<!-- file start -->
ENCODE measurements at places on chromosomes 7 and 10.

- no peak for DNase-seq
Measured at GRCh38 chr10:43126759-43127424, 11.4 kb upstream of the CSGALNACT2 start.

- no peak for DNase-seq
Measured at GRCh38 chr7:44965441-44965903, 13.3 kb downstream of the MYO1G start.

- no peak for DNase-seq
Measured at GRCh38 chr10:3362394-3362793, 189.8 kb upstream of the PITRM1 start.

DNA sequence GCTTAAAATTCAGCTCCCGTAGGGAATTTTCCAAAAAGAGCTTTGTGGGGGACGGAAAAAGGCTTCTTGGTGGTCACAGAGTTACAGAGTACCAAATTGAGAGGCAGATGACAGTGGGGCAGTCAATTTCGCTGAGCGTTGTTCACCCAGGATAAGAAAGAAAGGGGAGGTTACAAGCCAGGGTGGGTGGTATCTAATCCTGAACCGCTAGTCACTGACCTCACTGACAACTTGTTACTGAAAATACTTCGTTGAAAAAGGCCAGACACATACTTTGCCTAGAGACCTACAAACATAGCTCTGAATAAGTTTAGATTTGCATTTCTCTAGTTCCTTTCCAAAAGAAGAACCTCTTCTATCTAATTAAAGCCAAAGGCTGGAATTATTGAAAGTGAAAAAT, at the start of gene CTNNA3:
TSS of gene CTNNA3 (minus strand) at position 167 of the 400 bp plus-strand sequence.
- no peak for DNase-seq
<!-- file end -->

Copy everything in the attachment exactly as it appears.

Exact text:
ENCODE measurements at places on chromosomes 7 and 10.

- no peak for DNase-seq
Measured at GRCh38 chr10:43126759-43127424, 11.4 kb upstream of the CSGALNACT2 start.

- no peak for DNase-seq
Measured at GRCh38 chr7:44965441-44965903, 13.3 kb downstream of the MYO1G start.

- no peak for DNase-seq
Measured at GRCh38 chr10:3362394-3362793, 189.8 kb upstream of the PITRM1 start.

DNA sequence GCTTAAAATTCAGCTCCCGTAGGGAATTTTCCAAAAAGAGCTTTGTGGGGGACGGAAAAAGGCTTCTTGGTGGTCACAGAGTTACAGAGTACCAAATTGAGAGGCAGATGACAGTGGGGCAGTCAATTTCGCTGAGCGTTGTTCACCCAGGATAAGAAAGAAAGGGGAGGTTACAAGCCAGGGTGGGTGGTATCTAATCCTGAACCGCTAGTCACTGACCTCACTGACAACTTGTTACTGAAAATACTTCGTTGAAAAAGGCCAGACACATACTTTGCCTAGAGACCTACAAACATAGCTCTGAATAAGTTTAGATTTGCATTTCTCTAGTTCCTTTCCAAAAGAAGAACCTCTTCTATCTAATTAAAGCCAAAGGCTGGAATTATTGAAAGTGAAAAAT, at the start of gene CTNNA3:
TSS of gene CTNNA3 (minus strand) at position 167 of the 400 bp plus-strand sequence.
- no peak for DNase-seq